When my brother moved from Western Washington to Texas last year, many of his relations in uber-liberal Seattle wanted to know the answer to one uncomfortably-asked question above all others:
“Does he, you know, agree with their politics down there?”
Their assumption was, of course, that the state of Texas was about 95% Republican. Apparently, they were not aware of that 43% of voters in the state cast their ballots for Hillary Clinton in the 2016 presidential election, or that Austin ranks as the 14th most liberal city in America, or that in addition to Austin, Democrats govern major Texas cities such as Dallas, Houston, and El Paso.
A recent opinion piece for the Indianapolis Star highlights that this same stereotype of “red states” is shared by other blue state residents on the East and West coasts. After moving from California to Terra Haute, Indiana, for her husband’s job, Leah Singer—a presumptive Democrat—explains that she was subjected to similar queries as my brother:
As I settled into life in the Midwest, I heard the same assumptive questions: “Did everyone you know vote for Donald Trump?" "Are there African-American, Jewish, Asian, LGBTQ people in Indiana?" "Do people make fun of you for listening to National Public Radio?”
Never does one ask about Indiana’s history as a blue state (Indiana cast its electoral votes blue for President Barack Obama in 2008). Never does one ask how the Indiana public schools provide many opportunities that have been cut from California’s public schools because of one budget crisis after another. Never does one ask about the low cost of living that is allowing us to pay off the mountain of debt we accrued in California. And never does one ask about my fellow community members, who are running successful businesses, enriching the city's arts and making a difference for the local environment.
As I got to know my new Midwest home, I realize how living in a bubble and subscribing to the Middle America stereotypes is truly damaging to this country.
On the perception that red states are high on racism and low on diversity, Ms. Singer had this to say:
While it is true there are far fewer African-Americans living in Terre Haute than San Diego, that doesn’t mean the city is a bastion of racism either. In fact, very few people know the Lost Creek community in Terre Haute was a stop on the Underground Railroad that helped escaped slaves enter the free state of Indiana before the Civil War. The diversity may not be as evident, but the city has a history of activism.
In Terre Haute, I witness a different kind of diversity: economic diversity. Here, 27% of residents are living below the poverty level (compared to 14% in all of Indiana). And 57% of the students attending Vigo County public schools in Terre Haute receive free or reduced price meals, meaning their families earn the equivalent or below 185% of the federal poverty level.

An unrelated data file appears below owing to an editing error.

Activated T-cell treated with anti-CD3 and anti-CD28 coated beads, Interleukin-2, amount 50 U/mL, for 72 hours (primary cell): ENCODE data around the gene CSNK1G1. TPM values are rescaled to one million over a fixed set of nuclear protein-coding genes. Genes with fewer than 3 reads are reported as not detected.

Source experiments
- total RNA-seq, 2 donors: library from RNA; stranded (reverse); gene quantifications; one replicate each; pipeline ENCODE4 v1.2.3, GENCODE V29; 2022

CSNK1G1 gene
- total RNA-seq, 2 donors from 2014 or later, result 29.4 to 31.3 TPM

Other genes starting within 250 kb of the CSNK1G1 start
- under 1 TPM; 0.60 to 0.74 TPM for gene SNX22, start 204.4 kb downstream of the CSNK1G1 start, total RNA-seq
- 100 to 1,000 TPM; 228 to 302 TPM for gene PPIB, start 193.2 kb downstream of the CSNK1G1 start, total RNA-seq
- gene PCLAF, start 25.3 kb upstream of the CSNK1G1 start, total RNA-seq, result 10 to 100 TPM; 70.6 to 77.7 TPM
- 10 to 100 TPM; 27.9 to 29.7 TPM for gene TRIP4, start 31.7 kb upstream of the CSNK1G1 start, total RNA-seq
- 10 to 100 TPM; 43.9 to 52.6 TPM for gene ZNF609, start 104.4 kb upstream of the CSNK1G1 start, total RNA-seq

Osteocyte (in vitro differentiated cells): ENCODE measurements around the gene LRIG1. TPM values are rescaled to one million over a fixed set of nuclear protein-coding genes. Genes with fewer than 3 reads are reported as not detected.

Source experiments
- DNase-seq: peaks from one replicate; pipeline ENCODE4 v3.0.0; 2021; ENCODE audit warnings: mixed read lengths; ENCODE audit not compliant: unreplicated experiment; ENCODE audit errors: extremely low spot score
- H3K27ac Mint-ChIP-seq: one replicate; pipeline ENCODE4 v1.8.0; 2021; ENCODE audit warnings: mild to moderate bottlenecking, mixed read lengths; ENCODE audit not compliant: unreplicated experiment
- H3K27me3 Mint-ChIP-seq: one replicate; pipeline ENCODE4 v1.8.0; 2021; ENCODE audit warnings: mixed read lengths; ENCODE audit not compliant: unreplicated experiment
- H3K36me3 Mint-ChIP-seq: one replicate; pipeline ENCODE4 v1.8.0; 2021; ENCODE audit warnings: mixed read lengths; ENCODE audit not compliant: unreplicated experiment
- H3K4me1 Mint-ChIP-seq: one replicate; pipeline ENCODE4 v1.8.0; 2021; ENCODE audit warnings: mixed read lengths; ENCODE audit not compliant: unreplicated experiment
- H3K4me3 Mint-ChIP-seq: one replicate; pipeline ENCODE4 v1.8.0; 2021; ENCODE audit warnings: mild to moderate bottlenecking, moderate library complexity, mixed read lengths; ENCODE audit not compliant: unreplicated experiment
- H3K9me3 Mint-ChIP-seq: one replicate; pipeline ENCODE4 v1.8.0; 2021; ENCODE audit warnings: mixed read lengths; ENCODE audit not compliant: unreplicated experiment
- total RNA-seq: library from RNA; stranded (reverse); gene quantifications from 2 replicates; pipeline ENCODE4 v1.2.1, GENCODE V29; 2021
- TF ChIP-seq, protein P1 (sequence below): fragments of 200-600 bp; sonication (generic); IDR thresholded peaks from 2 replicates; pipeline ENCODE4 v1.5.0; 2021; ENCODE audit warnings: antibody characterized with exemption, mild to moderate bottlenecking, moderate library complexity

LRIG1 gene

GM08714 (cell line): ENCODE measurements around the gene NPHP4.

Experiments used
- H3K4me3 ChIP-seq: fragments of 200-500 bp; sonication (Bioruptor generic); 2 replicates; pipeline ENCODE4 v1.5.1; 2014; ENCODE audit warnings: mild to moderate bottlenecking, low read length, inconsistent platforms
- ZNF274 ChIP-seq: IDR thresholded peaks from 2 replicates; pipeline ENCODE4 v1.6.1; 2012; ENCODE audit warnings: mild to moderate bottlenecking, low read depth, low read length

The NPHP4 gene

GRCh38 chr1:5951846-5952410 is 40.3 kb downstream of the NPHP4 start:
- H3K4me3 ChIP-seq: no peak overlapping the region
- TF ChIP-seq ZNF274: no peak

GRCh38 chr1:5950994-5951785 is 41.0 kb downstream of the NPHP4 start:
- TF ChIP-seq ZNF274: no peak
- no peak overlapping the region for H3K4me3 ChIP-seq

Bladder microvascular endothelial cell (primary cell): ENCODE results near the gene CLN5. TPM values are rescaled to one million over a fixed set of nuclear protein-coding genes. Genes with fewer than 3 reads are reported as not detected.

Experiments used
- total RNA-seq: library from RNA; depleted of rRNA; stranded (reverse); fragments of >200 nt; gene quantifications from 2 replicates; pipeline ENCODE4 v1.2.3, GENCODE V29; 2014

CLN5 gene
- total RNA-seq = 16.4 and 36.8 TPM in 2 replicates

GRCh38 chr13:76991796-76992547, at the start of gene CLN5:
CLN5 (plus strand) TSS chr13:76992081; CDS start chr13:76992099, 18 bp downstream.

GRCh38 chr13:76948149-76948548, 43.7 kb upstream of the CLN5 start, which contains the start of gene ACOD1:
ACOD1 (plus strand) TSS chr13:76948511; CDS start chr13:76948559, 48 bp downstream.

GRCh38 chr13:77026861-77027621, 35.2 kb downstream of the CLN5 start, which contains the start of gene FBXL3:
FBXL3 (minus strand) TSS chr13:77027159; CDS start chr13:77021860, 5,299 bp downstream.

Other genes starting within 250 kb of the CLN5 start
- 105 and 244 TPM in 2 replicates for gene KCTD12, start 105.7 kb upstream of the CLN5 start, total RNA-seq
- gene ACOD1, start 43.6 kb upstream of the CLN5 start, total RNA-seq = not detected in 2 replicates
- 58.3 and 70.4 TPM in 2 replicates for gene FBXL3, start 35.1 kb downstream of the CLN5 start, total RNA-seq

Southern California is diverse racially and religiously; it really is not with respect to class or working poor. This is especially the case in San Diego County, where it’s becoming more difficult for middle-class families to own a home or afford rent, with 41% of homeowners and 57% of renters spending 30% or more of income on housing, all while incomes stay stagnant, according to the San Diego Regional Chamber of Commerce.
In my experience, the stereotype works both ways. Upon hearing that I’m from Washington state, I’ve met many people in the Midwest who assume that half the residents in Washington are either gay, have multiple piercings, or are hippies. When I was in graduate school in Pittsburgh, one of our neighbors assumed that my wife and I would really like Carson Street because “they have a lot of tattoo parlors there.”
On this score, Ms. Singer also admits:
To be sure, there are plenty of individuals living in the Midwest that would also benefit from getting to know their coastal neighbors. The bubbles do not just exist on the East and West coasts. And I’m certainly not suggesting that life in California is terrible, or living in the Midwest is the answer for everyone.
It’s easy to condemn people we don’t know on social media. It’s harder to take the time to step out of our own bubbles and understand each other.
Living in Indiana, I now have an understanding of America that I did not before. I wish more people living outside the middle took the time to get to know the others living a few states away. I did, and I am a better person because of it.
For the sake of reducing the growing divide in America, let’s hope that we can all find some ways to step outside of our ideological bubbles. To do so is to see that the real world is much more nuanced and complex than the one portrayed by partisan politics.
Dan is a former Senior Fellow at Intellectual Takeout. He received his B.A. in Philosophy and Catholic Studies from the University of St. Thomas (MN), and his M.A. and Ph.D. in Systematic Theology from Duquesne University in Pittsburgh, Pennsylvania. You can find his academic work at Academia.edu.